What injuries am I as the leader bringing to the school?


“Treatment” Questions:

Did everyone receive the same treatment? (Equal)

Did everyone get what they needed to ensure success? (Fair)

Was the treatment equal or fair?


In a word, be fair. Equitable access to hope is the charge for all school leaders. This is accomplished by removing the barriers to access and opportunities. Ensuring that all students are successful is what equitable school leaders do differently, despite student limitations. Equitable leaders make sure that the treatment is designed to heal the injury. #Imaginethat #equitythroughexcellence




Dr. Ericka Johnson-Allen is renowned for her unparalleled work in leadership and school transformation. Known for her Imagine That School Transformation Model she consistently produces double-digit student growth in 1 year. Dr. EJA currently serves as a superintendent for ResponsiveEd where she oversees nearly 20 schools throughout Texas, and CEO and Founder of Imagine That Consulting. She is co-host of Vulnerable Voices, a weekly podcast where she has real conversations with real leaders, about issues in the Black community.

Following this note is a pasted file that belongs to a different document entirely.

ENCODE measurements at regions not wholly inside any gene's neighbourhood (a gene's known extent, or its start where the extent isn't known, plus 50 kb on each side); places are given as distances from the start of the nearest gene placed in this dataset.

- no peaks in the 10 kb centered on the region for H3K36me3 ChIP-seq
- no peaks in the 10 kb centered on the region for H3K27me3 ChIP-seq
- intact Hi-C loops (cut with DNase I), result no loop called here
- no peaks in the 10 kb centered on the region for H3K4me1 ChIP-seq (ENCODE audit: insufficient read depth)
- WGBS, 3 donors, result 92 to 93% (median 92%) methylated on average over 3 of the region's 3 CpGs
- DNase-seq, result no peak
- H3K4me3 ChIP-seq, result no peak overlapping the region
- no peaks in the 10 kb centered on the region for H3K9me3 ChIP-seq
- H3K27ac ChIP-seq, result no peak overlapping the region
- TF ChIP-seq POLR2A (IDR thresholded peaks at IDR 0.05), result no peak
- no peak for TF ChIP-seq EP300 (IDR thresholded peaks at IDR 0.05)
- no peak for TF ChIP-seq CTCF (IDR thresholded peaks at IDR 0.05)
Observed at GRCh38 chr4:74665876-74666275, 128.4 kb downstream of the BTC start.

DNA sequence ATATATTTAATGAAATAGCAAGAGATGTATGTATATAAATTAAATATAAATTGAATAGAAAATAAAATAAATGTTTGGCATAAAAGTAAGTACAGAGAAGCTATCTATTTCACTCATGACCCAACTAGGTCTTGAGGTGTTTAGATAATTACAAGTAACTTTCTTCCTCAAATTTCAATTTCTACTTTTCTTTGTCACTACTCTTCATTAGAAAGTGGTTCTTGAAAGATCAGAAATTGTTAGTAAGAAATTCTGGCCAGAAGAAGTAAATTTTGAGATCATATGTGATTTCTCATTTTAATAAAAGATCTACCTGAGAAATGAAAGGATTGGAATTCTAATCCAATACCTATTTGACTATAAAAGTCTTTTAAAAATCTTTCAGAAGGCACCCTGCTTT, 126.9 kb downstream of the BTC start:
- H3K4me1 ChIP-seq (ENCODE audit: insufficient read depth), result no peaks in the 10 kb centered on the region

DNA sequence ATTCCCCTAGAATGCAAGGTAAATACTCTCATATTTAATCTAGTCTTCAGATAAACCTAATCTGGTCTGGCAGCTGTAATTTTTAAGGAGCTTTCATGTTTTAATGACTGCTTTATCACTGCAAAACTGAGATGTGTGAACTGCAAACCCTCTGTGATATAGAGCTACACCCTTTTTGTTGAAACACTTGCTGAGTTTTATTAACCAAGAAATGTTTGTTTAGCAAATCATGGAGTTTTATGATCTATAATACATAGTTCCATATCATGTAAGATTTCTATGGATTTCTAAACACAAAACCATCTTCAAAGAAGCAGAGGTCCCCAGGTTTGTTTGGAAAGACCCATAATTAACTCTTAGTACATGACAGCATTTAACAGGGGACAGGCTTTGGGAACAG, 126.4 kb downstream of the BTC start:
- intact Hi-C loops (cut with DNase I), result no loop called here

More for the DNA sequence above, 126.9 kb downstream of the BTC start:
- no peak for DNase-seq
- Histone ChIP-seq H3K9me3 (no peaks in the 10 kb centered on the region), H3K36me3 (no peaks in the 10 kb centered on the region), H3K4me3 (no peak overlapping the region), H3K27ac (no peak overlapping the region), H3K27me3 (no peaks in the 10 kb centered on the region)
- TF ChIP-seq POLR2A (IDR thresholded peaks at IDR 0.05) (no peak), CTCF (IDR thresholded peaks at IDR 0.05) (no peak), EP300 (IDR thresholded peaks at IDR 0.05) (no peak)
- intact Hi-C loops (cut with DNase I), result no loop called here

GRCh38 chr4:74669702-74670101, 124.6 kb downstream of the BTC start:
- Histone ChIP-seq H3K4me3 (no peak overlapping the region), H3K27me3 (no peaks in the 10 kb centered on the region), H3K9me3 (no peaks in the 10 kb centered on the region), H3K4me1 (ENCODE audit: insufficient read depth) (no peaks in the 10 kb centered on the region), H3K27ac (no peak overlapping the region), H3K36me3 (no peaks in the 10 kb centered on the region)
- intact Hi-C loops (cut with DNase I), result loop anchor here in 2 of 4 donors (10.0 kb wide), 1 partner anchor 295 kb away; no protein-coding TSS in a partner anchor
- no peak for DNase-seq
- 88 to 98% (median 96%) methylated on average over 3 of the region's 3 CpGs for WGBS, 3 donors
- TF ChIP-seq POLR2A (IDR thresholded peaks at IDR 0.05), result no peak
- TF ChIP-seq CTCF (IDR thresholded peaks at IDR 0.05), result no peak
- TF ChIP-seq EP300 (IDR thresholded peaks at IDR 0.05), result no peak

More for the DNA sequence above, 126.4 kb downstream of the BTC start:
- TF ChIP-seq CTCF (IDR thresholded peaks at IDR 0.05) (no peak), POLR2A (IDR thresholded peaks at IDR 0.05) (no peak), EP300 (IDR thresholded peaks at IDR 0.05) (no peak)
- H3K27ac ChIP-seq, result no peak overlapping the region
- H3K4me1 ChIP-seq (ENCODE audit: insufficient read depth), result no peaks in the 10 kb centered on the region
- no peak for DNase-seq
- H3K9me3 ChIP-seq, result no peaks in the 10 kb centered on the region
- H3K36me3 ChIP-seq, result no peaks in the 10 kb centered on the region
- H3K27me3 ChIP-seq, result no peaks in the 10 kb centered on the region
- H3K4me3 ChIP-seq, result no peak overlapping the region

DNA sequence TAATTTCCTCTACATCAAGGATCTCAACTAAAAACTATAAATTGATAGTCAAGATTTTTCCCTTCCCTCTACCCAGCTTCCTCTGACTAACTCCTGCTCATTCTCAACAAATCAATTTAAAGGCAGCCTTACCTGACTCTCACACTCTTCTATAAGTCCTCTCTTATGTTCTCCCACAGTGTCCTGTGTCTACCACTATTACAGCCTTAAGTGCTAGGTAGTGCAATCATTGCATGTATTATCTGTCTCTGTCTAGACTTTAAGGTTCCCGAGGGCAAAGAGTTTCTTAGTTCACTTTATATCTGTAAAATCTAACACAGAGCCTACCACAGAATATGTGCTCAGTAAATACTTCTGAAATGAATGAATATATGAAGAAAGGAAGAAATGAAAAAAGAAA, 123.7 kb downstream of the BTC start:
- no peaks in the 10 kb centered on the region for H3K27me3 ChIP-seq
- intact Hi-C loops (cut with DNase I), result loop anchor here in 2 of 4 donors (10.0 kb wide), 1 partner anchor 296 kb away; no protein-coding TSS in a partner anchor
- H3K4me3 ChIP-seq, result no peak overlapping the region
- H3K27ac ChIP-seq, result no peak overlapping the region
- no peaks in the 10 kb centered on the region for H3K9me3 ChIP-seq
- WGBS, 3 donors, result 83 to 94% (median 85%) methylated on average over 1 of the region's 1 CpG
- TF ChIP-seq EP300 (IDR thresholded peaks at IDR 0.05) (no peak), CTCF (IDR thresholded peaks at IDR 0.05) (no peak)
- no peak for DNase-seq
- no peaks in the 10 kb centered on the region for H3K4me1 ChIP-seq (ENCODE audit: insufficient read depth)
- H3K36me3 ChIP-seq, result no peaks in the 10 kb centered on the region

Comments or Questions? Want to share your educational experience with COVID? I cordially invited you to reach out! All respectful, on-topic comments are welcome.